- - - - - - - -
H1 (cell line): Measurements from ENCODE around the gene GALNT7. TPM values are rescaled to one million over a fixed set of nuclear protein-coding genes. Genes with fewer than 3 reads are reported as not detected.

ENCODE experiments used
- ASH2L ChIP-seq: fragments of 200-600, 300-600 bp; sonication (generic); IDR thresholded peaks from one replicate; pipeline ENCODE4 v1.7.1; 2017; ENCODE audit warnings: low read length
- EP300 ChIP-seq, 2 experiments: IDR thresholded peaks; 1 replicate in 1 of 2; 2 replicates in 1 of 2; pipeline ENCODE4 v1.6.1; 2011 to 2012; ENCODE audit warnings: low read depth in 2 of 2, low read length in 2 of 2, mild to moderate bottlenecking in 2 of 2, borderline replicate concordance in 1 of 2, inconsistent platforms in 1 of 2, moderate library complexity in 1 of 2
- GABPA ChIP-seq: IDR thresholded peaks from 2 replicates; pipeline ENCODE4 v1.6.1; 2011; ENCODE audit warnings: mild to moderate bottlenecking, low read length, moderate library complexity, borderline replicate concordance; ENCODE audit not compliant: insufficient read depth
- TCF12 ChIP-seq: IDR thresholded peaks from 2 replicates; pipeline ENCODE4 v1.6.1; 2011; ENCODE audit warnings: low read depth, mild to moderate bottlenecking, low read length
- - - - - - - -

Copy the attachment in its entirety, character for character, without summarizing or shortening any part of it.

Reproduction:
H1 (cell line): Measurements from ENCODE around the gene GALNT7. TPM values are rescaled to one million over a fixed set of nuclear protein-coding genes. Genes with fewer than 3 reads are reported as not detected.

ENCODE experiments used
- ASH2L ChIP-seq: fragments of 200-600, 300-600 bp; sonication (generic); IDR thresholded peaks from one replicate; pipeline ENCODE4 v1.7.1; 2017; ENCODE audit warnings: low read length
- EP300 ChIP-seq, 2 experiments: IDR thresholded peaks; 1 replicate in 1 of 2; 2 replicates in 1 of 2; pipeline ENCODE4 v1.6.1; 2011 to 2012; ENCODE audit warnings: low read depth in 2 of 2, low read length in 2 of 2, mild to moderate bottlenecking in 2 of 2, borderline replicate concordance in 1 of 2, inconsistent platforms in 1 of 2, moderate library complexity in 1 of 2
- GABPA ChIP-seq: IDR thresholded peaks from 2 replicates; pipeline ENCODE4 v1.6.1; 2011; ENCODE audit warnings: mild to moderate bottlenecking, low read length, moderate library complexity, borderline replicate concordance; ENCODE audit not compliant: insufficient read depth
- TCF12 ChIP-seq: IDR thresholded peaks from 2 replicates; pipeline ENCODE4 v1.6.1; 2011; ENCODE audit warnings: low read depth, mild to moderate bottlenecking, low read length